Andrade shaking off Olympic disappointment
Lyle Fitzsimmons

By Lyle Fitzsimmons,
Contributing Boxing Editor

Philadelphia, PA (Sports Network) - By any measure, step one has been a smashing success for Demetrius Andrade.

Disappointed in a quest for an Olympic gold to cap his prolonged amateur career last summer, the youngster's subsequent transition to the professional ranks has made it appear as if any post-Games emotional baggage is long forgotten.

In fact, if anything, it's now fuel for the fire.

The Rhode Island native ended his fourth for-pay outing on Friday night in exactly the same way he'd closed the first three - with a dominant stoppage performance that's already got people calling him the sport's top young prospect.

"I think about the Olympics. I'll watch the tapes even when I'm working out," he said. "And when I play them it makes me want to keep going and I have the mindset that I can't let those things happen to me again. I can't live in the past."

Demetrius Andrade was expected to win gold in the Beijing Olympics last summer.
The 2007 world amateur champion at welterweight, Andrade was widely expected to capture gold in China before his medal run was surprisingly derailed in the quarterfinals by South Korean Kim Jung-Joo.

His loss was part of a historically poor performance by the U.S. team, which racked up just one medal - a bronze won at heavyweight by Deontay Wilder.

As a result, and bereft of the hoopla that followed gold-winners Ray Leonard, Pernell Whitaker and Oscar De La Hoya upon their professional curtain-raisers, Andrade and his teammates have begun making their own debuts in the shadows.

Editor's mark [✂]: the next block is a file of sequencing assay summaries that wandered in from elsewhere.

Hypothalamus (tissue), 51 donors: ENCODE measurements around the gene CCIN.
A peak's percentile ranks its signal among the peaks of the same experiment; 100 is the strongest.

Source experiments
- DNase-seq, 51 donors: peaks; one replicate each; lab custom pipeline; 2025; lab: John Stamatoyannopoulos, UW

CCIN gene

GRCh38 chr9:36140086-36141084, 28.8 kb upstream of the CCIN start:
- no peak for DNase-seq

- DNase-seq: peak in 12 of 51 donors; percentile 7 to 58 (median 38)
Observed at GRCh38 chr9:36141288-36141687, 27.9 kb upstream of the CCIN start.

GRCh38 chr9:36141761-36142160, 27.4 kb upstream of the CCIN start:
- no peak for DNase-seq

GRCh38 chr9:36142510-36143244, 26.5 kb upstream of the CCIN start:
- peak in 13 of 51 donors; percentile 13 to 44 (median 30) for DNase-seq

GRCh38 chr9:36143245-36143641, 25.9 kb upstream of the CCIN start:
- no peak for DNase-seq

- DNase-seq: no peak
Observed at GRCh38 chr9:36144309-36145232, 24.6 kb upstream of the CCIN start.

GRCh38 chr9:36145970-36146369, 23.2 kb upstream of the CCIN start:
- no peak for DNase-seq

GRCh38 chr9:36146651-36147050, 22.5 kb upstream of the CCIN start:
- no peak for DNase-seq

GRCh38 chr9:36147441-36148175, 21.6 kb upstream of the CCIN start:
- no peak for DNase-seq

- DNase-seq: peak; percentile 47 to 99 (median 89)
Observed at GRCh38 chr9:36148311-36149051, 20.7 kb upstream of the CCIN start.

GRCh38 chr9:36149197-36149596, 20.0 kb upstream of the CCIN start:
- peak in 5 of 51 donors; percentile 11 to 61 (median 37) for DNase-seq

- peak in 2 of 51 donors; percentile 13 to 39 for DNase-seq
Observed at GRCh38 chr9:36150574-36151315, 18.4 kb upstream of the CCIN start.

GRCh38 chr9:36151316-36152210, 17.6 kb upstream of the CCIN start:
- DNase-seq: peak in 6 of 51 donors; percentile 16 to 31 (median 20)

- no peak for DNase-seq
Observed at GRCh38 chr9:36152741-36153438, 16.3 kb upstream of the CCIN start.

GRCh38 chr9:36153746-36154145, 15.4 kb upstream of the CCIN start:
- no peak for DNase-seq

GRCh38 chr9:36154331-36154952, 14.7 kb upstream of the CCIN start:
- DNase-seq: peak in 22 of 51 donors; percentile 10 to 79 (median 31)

Andrade's came in late October under the banner of New York-based Star Boxing, halting six-fight veteran Patrick Cape just 24 seconds into the second round at the Northern Quest Casino in Airway Heights, Wash.

He returned a month later with a fourth-round TKO of Eric Marriott in Lincoln, R.I. then came back with two more fights this month alone - a first-round blowout of Tom Joseph on March 6 and a second-round KO of Arnulfo Javier Romero last weekend.

A quick return to some.

But all according to plan for Team Andrade.

Rather than slowly stocking up on career losers with woeful records, Demetrius and his lead adviser - his father, Paul - have instead chosen foes with respectable records from whom they felt they could quickly learn on the job.

Andrade said he and his father are presented with a list of available opposition from the team at Star Boxing, from which they select each individual foe.

Cape was 4-2 with three knockout victories prior to Andrades debut triumph, while No. 3 opponent Tom Joseph had just one loss in six fights and No. 4 Romero was unbeaten in two straight before last weeks stoppage in Laredo, Texas.

"Everything's going well, obviously, but it's just the way we figured it would work out," said the precocious 6-foot-1 junior middleweight, who turned 21 in late February. "There was no point in waiting another month or two months, so we came right back.

"I don't know a whole lot about the guys I get in with, but we look up their names and their records and we think they're pretty good fighters. You can learn more from guys like that than guys who are 2-15 and have never had any success."

Combined in-ring time as a pro - 21 minutes.

Combined progress - steady.

"I'm getting used to fighting without the headgear, with the smaller gloves," he said. "It's an adjustment each time out. I'm working on defense, blocking shots, using my vision and seeing everything in the ring.